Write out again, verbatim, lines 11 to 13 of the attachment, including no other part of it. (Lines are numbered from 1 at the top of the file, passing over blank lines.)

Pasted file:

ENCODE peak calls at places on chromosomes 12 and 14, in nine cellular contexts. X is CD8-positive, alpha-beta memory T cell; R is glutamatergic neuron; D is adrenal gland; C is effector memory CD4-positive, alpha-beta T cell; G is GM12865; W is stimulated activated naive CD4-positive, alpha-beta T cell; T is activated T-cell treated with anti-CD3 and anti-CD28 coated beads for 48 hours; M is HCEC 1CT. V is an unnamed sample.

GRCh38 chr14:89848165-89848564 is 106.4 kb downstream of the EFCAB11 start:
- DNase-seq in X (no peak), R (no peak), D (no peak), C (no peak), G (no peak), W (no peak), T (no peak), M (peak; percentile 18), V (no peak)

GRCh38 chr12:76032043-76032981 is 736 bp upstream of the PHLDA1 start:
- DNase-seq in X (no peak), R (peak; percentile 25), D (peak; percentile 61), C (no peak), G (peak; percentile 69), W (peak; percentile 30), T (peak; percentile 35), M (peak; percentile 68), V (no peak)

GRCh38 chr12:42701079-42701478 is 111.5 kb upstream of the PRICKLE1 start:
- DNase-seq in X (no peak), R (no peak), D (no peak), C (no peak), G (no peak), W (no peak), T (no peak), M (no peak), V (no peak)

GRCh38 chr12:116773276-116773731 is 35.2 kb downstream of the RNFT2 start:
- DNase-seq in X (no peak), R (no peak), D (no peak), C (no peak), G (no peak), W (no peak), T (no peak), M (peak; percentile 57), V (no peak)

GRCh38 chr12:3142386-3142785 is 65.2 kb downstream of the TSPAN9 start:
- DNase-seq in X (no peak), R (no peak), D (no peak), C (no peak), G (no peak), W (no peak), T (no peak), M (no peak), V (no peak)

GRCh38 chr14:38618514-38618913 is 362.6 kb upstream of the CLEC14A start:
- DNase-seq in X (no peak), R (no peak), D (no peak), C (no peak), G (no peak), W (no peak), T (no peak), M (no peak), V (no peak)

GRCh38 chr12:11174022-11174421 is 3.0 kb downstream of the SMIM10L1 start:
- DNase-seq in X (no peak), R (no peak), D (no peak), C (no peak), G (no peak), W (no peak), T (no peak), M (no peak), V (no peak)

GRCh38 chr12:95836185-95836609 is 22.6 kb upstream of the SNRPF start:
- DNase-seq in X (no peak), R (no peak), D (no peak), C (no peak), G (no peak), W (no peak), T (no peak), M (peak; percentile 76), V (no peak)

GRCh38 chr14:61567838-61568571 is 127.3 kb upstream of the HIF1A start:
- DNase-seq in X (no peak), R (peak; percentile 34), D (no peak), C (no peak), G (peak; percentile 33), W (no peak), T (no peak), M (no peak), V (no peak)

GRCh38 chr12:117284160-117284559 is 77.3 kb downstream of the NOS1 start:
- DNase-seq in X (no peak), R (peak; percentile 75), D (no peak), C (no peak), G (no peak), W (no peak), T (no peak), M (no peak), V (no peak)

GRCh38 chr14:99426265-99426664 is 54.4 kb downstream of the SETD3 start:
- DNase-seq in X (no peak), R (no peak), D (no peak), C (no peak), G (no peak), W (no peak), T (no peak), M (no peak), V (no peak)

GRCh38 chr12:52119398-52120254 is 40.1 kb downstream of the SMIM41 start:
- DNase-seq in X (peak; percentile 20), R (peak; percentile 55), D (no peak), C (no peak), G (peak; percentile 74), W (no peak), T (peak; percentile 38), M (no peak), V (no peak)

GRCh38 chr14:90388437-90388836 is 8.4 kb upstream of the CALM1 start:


- DNase-seq in X (no peak), R (no peak), D (no peak), C (no peak), G (no peak), W (no peak), T (no peak), M (no peak), V (no peak)

GRCh38 chr14:38618514-38618913 is 362.6 kb upstream of the CLEC14A start:
- DNase-seq in X (no peak), R (no peak), D (no peak), C (no peak), G (no peak), W (no peak), T (no peak), M (no peak), V (no peak)